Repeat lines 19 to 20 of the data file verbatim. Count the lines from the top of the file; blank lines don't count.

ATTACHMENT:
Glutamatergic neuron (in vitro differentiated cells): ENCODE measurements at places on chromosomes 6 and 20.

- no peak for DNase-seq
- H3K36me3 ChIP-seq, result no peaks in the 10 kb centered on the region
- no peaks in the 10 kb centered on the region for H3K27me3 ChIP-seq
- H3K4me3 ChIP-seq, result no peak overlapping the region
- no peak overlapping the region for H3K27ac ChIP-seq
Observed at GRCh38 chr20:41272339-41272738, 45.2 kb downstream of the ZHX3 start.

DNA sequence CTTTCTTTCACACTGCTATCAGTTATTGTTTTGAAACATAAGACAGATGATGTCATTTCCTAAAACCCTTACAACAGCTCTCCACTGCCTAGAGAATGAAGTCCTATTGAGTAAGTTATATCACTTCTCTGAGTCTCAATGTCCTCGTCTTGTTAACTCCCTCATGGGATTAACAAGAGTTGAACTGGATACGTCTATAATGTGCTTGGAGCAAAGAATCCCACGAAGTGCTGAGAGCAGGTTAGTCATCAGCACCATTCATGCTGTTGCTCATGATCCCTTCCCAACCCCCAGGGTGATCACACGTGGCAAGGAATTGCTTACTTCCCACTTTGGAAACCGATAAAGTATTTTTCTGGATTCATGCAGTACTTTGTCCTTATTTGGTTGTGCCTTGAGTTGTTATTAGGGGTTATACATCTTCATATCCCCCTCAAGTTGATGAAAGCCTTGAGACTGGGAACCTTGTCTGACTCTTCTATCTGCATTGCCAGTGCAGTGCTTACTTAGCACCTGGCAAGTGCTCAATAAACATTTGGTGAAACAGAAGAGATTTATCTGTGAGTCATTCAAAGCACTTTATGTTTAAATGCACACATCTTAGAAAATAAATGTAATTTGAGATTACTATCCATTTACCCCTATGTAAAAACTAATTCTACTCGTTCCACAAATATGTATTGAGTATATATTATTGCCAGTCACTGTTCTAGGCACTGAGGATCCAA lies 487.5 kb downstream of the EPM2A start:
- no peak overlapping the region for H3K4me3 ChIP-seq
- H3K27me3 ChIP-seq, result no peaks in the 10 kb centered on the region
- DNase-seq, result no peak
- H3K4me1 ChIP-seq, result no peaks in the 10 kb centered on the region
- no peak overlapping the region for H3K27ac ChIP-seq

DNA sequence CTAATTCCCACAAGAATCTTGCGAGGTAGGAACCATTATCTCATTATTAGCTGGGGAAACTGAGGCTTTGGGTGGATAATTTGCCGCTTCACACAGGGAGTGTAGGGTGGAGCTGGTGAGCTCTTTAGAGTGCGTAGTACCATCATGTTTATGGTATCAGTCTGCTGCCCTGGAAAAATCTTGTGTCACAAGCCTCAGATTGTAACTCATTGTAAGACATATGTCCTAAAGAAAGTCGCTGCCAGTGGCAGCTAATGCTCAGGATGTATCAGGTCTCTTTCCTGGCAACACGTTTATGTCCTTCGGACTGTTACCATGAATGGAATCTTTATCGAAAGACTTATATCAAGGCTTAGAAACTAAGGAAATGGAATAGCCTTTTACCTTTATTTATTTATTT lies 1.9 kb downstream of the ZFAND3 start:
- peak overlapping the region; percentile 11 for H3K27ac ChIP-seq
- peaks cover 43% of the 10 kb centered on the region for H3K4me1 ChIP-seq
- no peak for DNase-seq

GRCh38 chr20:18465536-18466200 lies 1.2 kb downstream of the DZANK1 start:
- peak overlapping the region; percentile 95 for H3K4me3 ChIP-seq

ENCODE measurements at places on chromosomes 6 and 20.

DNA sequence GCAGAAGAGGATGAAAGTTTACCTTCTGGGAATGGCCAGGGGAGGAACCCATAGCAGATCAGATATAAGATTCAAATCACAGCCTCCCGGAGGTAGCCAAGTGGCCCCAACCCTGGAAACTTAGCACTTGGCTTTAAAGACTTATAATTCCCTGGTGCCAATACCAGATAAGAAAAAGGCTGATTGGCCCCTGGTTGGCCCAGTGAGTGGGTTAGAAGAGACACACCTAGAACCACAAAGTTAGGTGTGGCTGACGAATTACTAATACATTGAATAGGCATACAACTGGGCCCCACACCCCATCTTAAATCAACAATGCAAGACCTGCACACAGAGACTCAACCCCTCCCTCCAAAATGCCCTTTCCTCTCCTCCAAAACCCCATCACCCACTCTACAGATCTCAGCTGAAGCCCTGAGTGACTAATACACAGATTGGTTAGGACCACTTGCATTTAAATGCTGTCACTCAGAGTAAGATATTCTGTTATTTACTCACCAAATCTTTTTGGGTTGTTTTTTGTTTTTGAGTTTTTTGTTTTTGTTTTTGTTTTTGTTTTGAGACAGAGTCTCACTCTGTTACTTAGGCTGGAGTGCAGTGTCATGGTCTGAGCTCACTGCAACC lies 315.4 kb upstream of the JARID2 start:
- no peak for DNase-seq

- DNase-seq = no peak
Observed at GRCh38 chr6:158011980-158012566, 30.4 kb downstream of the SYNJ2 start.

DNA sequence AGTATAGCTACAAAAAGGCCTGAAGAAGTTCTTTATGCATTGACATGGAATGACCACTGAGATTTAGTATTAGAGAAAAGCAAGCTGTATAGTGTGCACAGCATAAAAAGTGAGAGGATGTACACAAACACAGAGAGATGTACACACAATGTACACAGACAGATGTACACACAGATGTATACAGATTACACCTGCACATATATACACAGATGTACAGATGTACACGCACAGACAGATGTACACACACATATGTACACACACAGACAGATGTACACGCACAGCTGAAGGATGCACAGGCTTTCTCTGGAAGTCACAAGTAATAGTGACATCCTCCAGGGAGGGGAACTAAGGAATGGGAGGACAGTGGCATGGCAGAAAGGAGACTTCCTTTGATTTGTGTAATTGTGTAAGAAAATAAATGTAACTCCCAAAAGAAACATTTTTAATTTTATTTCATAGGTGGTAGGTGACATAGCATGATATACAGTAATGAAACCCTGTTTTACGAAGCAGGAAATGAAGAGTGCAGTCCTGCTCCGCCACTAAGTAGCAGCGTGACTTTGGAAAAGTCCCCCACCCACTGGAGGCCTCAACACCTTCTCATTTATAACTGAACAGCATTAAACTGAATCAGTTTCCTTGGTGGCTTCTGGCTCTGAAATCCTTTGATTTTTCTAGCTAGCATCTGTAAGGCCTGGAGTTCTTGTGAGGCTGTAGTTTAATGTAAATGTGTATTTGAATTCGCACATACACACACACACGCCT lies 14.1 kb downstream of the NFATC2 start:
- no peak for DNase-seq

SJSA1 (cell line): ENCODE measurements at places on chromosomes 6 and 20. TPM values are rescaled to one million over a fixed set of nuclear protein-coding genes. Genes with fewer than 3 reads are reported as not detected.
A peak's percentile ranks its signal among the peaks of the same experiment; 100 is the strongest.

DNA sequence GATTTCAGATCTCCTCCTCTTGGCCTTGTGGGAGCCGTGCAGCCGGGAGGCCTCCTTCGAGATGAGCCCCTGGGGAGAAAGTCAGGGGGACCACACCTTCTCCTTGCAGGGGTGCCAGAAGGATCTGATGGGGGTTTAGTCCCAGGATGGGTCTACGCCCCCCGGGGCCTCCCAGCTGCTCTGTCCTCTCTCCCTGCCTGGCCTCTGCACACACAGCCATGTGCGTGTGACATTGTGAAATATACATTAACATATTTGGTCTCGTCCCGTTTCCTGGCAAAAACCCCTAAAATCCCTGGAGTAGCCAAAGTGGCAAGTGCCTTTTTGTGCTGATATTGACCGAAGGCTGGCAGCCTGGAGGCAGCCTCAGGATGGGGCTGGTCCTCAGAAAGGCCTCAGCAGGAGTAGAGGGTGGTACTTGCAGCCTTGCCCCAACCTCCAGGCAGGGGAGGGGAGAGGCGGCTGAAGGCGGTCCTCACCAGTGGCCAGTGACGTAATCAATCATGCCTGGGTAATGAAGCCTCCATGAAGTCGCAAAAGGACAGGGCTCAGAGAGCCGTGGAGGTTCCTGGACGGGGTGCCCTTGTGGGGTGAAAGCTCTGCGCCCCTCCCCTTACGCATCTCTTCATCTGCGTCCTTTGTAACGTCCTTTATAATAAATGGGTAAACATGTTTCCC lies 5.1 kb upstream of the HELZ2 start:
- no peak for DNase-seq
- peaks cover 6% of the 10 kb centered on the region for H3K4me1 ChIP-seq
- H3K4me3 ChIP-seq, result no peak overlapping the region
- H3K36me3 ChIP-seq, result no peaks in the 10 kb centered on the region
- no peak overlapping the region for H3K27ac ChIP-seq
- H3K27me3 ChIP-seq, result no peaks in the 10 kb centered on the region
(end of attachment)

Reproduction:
- peak overlapping the region; percentile 95 for H3K4me3 ChIP-seq

ENCODE measurements at places on chromosomes 6 and 20.